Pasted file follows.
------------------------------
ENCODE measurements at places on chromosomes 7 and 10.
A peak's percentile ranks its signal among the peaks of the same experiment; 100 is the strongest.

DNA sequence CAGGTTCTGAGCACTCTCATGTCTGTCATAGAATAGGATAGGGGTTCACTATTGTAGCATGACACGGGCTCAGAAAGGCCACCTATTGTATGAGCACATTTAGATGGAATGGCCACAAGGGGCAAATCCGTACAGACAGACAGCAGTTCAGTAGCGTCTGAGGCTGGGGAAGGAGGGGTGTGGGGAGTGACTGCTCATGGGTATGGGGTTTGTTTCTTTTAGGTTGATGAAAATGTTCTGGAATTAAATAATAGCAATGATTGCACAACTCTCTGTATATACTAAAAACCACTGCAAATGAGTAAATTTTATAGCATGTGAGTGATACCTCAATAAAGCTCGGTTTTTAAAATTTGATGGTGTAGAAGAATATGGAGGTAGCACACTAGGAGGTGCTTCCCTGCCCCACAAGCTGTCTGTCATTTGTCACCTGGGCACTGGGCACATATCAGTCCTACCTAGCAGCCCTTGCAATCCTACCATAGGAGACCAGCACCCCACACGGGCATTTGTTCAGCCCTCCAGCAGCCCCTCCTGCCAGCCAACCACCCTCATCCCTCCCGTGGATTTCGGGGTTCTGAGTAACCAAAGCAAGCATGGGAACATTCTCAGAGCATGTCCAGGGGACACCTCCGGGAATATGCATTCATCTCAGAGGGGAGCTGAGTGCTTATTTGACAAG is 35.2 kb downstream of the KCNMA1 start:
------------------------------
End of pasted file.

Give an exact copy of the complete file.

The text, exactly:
ENCODE measurements at places on chromosomes 7 and 10.
A peak's percentile ranks its signal among the peaks of the same experiment; 100 is the strongest.

DNA sequence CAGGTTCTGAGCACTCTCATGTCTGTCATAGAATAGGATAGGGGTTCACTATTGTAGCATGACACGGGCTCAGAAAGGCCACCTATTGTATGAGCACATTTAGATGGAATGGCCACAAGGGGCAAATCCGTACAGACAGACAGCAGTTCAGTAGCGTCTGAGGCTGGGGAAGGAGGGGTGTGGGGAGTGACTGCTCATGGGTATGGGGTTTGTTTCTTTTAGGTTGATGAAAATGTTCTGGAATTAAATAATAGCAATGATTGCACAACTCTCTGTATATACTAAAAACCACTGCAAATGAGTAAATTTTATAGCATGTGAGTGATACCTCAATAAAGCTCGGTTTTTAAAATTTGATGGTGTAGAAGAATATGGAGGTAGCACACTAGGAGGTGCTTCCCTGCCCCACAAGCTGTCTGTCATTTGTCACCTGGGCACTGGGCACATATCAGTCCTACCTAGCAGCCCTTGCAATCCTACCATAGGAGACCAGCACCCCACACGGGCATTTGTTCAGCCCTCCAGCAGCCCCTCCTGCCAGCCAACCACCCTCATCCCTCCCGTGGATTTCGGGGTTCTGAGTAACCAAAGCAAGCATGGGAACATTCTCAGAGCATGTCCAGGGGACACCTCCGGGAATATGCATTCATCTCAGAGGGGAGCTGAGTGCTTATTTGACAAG is 35.2 kb downstream of the KCNMA1 start: